During confinement, a work of art representing a masked couple kissing languidly appeared in the Châtelain district of Brussels.
This poetic work belongs to talented Brussels street artist Anthea Missy.
“The Masquarade Ball” was imagined and created during confinement by Anthea Missy. It was in her neighbourhood that she chose to exhibit her work, for everyone to see. “I chose Place du Châtelain as a matter of course, because in Ixelles, this is where we meet every Wednesday with my friends. Market day is a popular time when everyone gives up and gets away from everyday life and having fun. ” Pasted on a wooden panel, the work is ephemeral, which reinforces the message that the artist wishes to pass: “Life does not wait, confined or free. Everything is temporary, and so are we, like the collage on this wooden panel temporarily installed in this square. ”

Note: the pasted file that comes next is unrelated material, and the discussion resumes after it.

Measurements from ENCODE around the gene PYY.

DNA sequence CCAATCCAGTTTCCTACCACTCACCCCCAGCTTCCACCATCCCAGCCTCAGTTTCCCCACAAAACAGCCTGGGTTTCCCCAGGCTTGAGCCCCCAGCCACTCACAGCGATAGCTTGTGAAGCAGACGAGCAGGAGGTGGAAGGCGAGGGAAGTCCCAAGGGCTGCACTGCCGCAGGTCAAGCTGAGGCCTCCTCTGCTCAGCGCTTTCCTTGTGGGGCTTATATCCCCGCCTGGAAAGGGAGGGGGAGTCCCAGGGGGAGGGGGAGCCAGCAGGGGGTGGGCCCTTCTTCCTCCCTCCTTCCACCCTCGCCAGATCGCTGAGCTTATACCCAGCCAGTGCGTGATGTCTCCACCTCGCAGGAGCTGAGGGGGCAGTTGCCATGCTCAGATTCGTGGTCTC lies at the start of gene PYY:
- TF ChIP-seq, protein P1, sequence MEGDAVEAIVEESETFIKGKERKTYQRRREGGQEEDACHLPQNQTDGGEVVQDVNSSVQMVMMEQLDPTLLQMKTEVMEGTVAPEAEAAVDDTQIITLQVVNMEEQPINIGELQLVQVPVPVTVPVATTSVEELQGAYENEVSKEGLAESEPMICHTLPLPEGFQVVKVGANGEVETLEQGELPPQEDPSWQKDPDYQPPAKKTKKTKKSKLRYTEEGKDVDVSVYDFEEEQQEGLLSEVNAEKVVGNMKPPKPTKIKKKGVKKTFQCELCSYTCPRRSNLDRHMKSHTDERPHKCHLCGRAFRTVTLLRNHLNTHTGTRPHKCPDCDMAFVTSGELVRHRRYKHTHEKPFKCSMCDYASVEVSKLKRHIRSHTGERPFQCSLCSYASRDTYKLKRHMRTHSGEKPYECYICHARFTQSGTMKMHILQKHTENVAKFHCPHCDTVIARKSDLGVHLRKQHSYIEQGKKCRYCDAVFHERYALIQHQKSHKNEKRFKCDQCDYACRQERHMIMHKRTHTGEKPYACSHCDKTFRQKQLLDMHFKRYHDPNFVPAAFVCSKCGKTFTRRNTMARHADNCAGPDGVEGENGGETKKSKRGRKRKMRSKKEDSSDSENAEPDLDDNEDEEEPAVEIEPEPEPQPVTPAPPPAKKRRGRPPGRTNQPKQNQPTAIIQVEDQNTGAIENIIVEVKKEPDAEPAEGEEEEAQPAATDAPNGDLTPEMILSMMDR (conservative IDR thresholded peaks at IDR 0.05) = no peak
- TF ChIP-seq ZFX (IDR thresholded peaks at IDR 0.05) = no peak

Her work, the street artist sees it as a street poem that is there to testify to the strange period that we are going through. “The intimate proximity of dancing lovers in a naive form questions us about the future of our human relationships at a time when the wearing of the mask veils our face, this first point of contact with the other in the real world. ”
Since its creation, the work has been photographed and shared on social networks many times. Passers-by renamed it “Love in Corona times”, a name that suited her as well as that chosen by the artist herself “The Masquerade Ball”.
Anthea Missy has decided to sell her work of art as a print. From these sales, 40% of the proceeds will be donated to the King Baudouin Foundation to support hospital staff.
To discover the work of this Brussels street artist, visit her website or her Instagram account. Among the next projects Anthea Missy is working on are two street art frescoes commissioned by two environmental and feminist NGOs in Brussels. We can’t wait to discover the result!
Support the campaign and collect the print: https://bit.ly/35Qwqo0
Anthea Missy on Instagram: @antheamissy
Written by Marion Jaumotte and translated from French by Elena Assini Thomson.
Pictures by Kevin Faure and Louise Strack.